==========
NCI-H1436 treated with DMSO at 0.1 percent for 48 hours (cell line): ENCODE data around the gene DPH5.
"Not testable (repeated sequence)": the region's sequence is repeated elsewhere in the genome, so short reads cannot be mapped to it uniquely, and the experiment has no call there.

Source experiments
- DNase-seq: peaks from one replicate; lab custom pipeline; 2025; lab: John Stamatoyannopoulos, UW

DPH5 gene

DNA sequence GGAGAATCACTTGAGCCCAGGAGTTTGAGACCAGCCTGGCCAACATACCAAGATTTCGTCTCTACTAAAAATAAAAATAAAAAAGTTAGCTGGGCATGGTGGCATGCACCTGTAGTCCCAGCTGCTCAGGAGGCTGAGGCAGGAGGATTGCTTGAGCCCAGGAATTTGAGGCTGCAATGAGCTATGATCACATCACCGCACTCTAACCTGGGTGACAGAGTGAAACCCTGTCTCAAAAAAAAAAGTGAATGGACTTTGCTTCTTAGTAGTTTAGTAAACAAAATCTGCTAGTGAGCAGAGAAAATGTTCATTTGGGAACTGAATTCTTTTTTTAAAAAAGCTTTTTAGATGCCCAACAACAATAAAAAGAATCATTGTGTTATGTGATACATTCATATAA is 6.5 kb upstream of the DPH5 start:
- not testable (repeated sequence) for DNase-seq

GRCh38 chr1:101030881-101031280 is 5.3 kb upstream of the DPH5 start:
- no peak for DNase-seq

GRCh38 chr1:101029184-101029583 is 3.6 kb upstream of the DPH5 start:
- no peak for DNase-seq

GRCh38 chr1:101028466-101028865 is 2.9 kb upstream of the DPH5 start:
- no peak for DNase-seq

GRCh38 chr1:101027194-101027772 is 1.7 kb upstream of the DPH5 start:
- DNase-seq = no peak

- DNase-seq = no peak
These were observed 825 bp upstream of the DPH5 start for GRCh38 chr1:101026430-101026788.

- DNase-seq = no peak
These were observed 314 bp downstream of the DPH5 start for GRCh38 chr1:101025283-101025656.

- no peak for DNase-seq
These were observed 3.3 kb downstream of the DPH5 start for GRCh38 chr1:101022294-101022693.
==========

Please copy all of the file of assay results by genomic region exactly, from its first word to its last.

NCI-H1436 treated with DMSO at 0.1 percent for 48 hours (cell line): ENCODE data around the gene DPH5.
"Not testable (repeated sequence)": the region's sequence is repeated elsewhere in the genome, so short reads cannot be mapped to it uniquely, and the experiment has no call there.

Source experiments
- DNase-seq: peaks from one replicate; lab custom pipeline; 2025; lab: John Stamatoyannopoulos, UW

DPH5 gene

DNA sequence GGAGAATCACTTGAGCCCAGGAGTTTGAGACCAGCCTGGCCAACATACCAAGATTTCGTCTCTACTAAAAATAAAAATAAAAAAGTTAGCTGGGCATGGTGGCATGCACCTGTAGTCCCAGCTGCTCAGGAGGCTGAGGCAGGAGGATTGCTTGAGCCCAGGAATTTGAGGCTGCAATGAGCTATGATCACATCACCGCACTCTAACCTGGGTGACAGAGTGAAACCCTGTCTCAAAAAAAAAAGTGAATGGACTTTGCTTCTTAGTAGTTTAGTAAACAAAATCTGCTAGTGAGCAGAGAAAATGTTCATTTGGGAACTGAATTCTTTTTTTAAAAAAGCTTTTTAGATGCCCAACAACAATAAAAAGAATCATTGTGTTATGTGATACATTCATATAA is 6.5 kb upstream of the DPH5 start:
- not testable (repeated sequence) for DNase-seq

GRCh38 chr1:101030881-101031280 is 5.3 kb upstream of the DPH5 start:
- no peak for DNase-seq

GRCh38 chr1:101029184-101029583 is 3.6 kb upstream of the DPH5 start:
- no peak for DNase-seq

GRCh38 chr1:101028466-101028865 is 2.9 kb upstream of the DPH5 start:
- no peak for DNase-seq

GRCh38 chr1:101027194-101027772 is 1.7 kb upstream of the DPH5 start:
- DNase-seq = no peak

- DNase-seq = no peak
These were observed 825 bp upstream of the DPH5 start for GRCh38 chr1:101026430-101026788.

- DNase-seq = no peak
These were observed 314 bp downstream of the DPH5 start for GRCh38 chr1:101025283-101025656.

- no peak for DNase-seq
These were observed 3.3 kb downstream of the DPH5 start for GRCh38 chr1:101022294-101022693.